Faced with the prospect of bankers, bosses and bureaucrats looting their country, up to 100,000 people took to the streets of Dublin last weekend
Faced with the prospect of bankers, bosses and bureaucrats looting their country, the working class of Ireland is as bitter as the weather.
Up to 100,000 people took to the streets of Dublin last weekend—the equivalent of 1.5 million marching in London.
A sea of union banners took over the capital in a determined show of defiance against the International Monetary Fund (IMF) and the Irish bosses.
Despite the snow, they answered the call from the Irish Congress of Trade Unions. They came from all parts of the country and every type of workplace.
They were furious at the bankers and the bondholders who wrecked the economy. They were opposed to four more years of austerity budgets.
Unsurprisingly, amid the fury of the marchers there was also fear—for their jobs, communities, and their children’s future.
“Where do we go from here?” asked one young woman from County Clare, who was walking with her daughter.
“What happens now to me and to her?” she asked, indicating the little girl shivering at her side. “I don’t know, nobody knows.”
The European Union and the IMF this week decided on a £73 billion bank bailout—and that the poor and the vulnerable should be hammered further to pay for it.
The loan deal includes £17 billion that will come from the Irish government itself. To get it, the bankers will empty the state pension fund into their coffers.
And, since the pot doesn’t yet contain enough money, the government has decided to aid the process by raising the retirement age to 68 by 2014.
Ireland’s minimum wage will be cut by 13 percent and all households face a new £257 a year property tax.
Welfare payments, including jobseekers allowance and child benefit, will be cut by 5 percent. Some 25,000 public sector workers will lose their jobs.
Meanwhile, taxes on profits are to remain the lowest in Europe—at just 12.5 percent.
Pat Condon and his two sons Manus and Kevin came with a homemade placard that read, “RIP Ireland”.
The family are in the construction trade, but are now contemplating leaving Ireland to find work abroad.
“We came here today from County Waterford through snowdrifts and past three car crashes,” said Kevin. “Nothing was going to stop us. We want to be part of stopping the bastards doing any more harm.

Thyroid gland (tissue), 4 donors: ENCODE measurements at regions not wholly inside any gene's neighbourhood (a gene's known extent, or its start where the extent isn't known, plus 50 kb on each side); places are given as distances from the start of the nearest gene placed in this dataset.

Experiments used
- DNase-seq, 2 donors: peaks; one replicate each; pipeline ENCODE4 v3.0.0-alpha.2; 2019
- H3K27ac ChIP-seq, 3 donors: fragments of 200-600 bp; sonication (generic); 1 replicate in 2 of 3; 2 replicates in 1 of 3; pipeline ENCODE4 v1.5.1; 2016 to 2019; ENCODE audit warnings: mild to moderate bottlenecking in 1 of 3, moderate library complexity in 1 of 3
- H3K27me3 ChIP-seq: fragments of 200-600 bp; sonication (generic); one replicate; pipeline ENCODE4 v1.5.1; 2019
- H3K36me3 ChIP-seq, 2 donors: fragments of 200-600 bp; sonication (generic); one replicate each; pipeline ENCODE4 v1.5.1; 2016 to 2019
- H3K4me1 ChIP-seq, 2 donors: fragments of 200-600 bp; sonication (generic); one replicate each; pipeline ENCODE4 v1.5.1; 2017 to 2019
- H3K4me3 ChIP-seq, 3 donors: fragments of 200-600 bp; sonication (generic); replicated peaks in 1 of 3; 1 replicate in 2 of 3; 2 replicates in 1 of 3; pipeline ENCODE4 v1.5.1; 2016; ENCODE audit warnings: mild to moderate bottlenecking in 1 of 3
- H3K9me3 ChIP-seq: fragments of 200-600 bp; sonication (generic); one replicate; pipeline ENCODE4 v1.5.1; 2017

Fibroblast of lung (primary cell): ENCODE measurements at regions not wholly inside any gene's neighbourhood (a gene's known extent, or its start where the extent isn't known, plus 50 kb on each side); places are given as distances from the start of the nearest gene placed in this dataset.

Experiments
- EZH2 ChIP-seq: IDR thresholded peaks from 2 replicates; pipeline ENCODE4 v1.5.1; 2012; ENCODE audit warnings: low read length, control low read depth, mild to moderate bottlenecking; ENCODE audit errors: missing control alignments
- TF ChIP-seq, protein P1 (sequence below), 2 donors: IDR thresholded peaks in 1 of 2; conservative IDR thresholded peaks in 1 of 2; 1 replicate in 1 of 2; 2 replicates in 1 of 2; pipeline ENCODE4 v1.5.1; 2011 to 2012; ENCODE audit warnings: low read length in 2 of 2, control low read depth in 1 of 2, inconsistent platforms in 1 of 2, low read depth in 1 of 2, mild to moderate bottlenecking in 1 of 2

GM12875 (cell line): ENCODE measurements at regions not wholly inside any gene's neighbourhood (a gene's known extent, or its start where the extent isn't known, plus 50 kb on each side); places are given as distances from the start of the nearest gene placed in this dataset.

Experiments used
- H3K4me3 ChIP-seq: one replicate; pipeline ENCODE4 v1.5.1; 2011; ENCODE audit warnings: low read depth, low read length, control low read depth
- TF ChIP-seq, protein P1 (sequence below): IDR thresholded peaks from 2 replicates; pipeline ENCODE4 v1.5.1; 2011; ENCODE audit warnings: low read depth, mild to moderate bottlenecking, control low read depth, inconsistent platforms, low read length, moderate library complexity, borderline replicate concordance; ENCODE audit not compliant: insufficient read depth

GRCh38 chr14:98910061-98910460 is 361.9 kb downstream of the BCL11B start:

“But Ireland is finished for us now, and we’re are looking at taking the boat to England. It’s heartbreaking.”
The Fianna Fail and Green Party government was on the brink of collapse last week but had not yet gone, so the march gave the people of Ireland the chance to vote with their feet.
Teachers and other public sector workers joined bus drivers and telecom workers to march next to unemployed people and pensioners.
Media predictions of violence failed to materialise and didn’t stop people demonstrating.
Mary and Liam arrived from Galway. They describe themselves as “ordinary Irish people” who have been stunned by what’s being going on.
“I’m a nurse and I’ve spent 15 years on the frontline,” said Mary. “I’d already got rid of the landline phone, and this week I’ve put a stop to the Sky television too.
“The budget is undermining everything we have. If we just lay down, we’ll be walked over.”
Liam added quietly, “It’s time for the government to go. That’s all there is to it.”
Deidre from the Finglas division of the Senior Citizens Parliament said, “We need to stand up to the bankers, but most of all the crooked politicians who have destroyed this country.”
Natasha and Joanne, two community workers from Dublin, agreed. They described the way the cuts are already hitting people.
“It’s tearing the life and heart out of local communities,” said Joanne. “And with worse to come, it’s going to kill off the services to the vulnerable.
“It’s been a very frustrating time. With all this happening you can feel like there’s nothing you can do.
“But today is different. Today we know we can do something to turn this around.”